Lobsang Lhundup by Lucy Popescu

Lucy Popescu

Lobsang Lhundup


In June 2019, Lobsang Lhundup, a Tibetan intellectual and former monk who writes under the pen name Dhi Lhaden, was detained by the Chinese authorities. His whereabouts remain unknown and there are concerns for his welfare. Lhundup, the author of two books circulated underground in Tibet, had been teaching at a private cultural education centre in Chengdu, the capital of western China’s Sichuan province, which has a large Tibetan population.

According to Tibet Watch, a London-based charity that promotes the human rights of the Tibetan people, the Chinese authorities routinely crack down on Tibetan writers, intellectuals and artists. Even the most moderate or mild expression of cultural or religious identity can be characterised as a crime. In 2008, Lhundup travelled to several places in Tibet, a dangerous initiative to take at the time, as a wave of peaceful protests swept across the region.

Following these protests, there was a vibrant literary and cultural resurgence in Tibet, led by writers, singers and educators and grounded in a strong sense of Tibetan identity. According to the International Campaign for Tibet, a US-based group, young Tibetans represent a more profound challenge to the authority of the ruling Communist Party than older generations. The cultural resurgence has provoked a backlash. For the first time since the end of the Cultural Revolution in 1976, singers, artists and writers have been the target of a drive against Tibetan culture in which almost any expression of Tibetan identity not validated by the state can be branded ‘splittist’.

Lhundup was born in 1971, in Dida village, Qinghai province. At the age of thirteen, he enrolled as a monk in the local monastery and after two years went to study at the famous Buddhist institute of Larung Gar in Serthar, Sichuan province, where he later taught the Tibetan language, history and Buddhism. He carried on his teaching activities at some of the most important and influential monasteries, including the Kirti monastery in eastern Tibet, where a wave of self-immolations began in 2009.

Lhundup, who has since disrobed as a monk, has a wife and young daughter and has written and published several books and articles. His first book, Tsesok Le Trun Pe Kecha, was published in English with the title Words Uttered with Life at Risk by the India-based Tibetan Centre for Human Rights and Democracy in 2011. His second book, Tungol Trimtug, was published in English as The Art of Passive Resistance in 2015. In his writings, Lhundup explores such themes as the rule of law, freedom, peace, equality and non-violent opposition, and advocates the approach taken by individuals known for their peaceful resistance, such as the Dalai Lama, Gandhi and Martin Luther King. He has always emphasised that he bears no grudge towards the Chinese people and wishes to uphold Chinese law in his peaceful struggle to protect Tibet’s cultural identity.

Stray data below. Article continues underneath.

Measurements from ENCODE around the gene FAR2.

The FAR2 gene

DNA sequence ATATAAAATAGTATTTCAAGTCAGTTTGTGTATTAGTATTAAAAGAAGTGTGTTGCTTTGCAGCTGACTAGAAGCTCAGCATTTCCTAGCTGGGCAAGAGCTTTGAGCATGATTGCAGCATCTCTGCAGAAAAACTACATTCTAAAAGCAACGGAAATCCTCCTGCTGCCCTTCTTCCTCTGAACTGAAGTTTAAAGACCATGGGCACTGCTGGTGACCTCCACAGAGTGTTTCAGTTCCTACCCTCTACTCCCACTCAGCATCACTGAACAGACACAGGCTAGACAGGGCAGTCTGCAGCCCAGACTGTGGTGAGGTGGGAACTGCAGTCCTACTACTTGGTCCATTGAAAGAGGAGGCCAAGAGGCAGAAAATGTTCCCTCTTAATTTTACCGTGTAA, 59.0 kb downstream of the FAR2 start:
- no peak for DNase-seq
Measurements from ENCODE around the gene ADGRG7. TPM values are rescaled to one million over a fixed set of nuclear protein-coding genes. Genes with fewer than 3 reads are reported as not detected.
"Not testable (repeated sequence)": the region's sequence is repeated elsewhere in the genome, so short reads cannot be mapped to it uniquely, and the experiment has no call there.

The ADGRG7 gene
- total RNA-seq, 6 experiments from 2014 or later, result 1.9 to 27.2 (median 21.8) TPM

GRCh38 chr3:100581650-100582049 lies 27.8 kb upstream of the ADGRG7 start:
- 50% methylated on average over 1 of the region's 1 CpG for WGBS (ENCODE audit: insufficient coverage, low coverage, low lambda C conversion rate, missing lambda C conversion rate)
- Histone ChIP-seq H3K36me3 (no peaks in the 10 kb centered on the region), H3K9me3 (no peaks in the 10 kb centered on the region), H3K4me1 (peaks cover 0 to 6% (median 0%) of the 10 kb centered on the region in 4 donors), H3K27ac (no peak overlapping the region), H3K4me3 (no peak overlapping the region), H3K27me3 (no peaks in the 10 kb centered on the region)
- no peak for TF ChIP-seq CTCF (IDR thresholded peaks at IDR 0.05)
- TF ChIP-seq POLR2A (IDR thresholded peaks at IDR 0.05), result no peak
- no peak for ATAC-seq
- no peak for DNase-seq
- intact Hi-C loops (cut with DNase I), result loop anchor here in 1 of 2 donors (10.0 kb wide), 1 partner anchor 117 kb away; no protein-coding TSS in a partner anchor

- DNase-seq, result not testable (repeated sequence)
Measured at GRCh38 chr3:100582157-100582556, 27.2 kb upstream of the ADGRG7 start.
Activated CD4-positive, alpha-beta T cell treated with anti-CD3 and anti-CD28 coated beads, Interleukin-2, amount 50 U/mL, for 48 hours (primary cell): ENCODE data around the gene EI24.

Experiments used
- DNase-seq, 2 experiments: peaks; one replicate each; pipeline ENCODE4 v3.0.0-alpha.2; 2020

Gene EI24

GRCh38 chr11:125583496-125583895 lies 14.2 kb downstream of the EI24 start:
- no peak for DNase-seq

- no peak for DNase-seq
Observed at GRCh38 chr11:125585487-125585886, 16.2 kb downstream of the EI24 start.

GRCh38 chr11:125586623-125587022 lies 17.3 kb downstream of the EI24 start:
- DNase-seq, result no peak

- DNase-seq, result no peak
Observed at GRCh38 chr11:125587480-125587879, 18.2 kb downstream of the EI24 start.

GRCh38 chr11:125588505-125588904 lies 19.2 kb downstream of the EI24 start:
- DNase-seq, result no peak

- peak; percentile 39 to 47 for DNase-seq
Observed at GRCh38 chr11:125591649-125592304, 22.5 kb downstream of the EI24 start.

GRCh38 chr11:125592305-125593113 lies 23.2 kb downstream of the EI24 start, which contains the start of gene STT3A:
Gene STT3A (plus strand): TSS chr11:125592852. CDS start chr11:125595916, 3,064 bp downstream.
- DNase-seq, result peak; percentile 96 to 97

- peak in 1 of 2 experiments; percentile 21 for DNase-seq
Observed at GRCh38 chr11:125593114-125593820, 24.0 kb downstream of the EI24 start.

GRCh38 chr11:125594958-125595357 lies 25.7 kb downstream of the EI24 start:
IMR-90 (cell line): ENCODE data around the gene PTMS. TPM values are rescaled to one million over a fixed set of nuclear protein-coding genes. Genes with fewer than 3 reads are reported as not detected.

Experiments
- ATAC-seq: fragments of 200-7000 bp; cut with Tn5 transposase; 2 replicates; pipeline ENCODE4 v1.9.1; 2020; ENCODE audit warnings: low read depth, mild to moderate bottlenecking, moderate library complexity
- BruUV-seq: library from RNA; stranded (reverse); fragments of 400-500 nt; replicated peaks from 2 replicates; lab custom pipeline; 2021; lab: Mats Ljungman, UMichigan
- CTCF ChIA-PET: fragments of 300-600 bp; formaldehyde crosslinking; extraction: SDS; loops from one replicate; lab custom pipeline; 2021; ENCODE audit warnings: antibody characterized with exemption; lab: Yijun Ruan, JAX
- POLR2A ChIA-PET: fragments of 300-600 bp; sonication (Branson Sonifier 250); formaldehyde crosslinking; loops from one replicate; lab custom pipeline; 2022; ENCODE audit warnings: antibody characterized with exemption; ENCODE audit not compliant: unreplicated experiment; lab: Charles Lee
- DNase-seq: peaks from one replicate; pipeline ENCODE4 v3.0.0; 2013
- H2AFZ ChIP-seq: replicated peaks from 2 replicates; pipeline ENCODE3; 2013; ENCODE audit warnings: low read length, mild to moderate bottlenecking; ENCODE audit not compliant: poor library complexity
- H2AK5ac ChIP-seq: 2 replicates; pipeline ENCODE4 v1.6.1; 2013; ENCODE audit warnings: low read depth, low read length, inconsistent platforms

In Tungol Trimtug, Lhundup writes,

I am an ordinary man and a devout Buddhist from the Land of Snows. I believe in peace, non-violence, karma and the Middle Way. I don’t hold any grudges against other nationalities. I don’t have any wish to destroy the Chinese government or the Chinese people. I don’t think any Tibetan holds such a wish. Our goal is to establish equality and peaceful co-existence between the Chinese and Tibetan nationalities … What we demand are equal rights and freedom. Our goal is not to seek revenge. This is the basis of our non-violent movement.

Lhundup says that he felt compelled to speak out because otherwise ‘our cherished religion, language, literature and tradition will end up like the proverbial “butter lamp in the wind”.’

Readers might like to send appeals expressing serious concern at the detention of Lobsang Lhundup, in violation of his right to freedom of expression, and calling for his immediate and unconditional release; urging the Chinese authorities to cease the harassment and persecution of Tibetan writers, intellectuals and artists; and calling for the authorities to abide by the International Covenant on Civil and Political Rights, which was signed by the People’s Republic of China in October 1998.

Appeals to be addressed to:

His Excellency Ambassador Zheng Zeguang
Embassy of the People’s Republic of China
49–51 Portland Place
London W1B 1JL
Email: political_uk@mfa.gov.cn

His Excellency Xi Jinping
President of the People’s Republic of China
State Council, Beijing 100032
People’s Republic of China
Fax: +86 10 6238 1025

Update: PEN has expressed concern about the health of Azerbaijani reporter and human rights lawyer Elchin Mammad (LR, June 2020), who is serving a four-year prison sentence after being convicted of trumped-up charges of theft and illegal possession of weapons. His family has reported that his health has seriously deteriorated while in detention. Mammad is ill with hepatitis C, has lost a significant amount of weight and is not receiving the medical treatment that he needs. On 7 July, the Supreme Court of Azerbaijan upheld Mammad’s prison sentence. His lawyer said he would appeal to the European Court of Human Rights. PEN continues to call for his immediate and unconditional release. Readers can send solidarity messages to:

Elchin Mammad
Prison No 16 of the Penitentiary Service of the Ministry of Justice
Yeni Ramana Road
Baku, Sabunchu, AZ1128

Readers can send messages calling for his immediate release via the Azerbaijani government’s contact form (en.president.az/letters/new_form) and via Twitter (@presidentaz).

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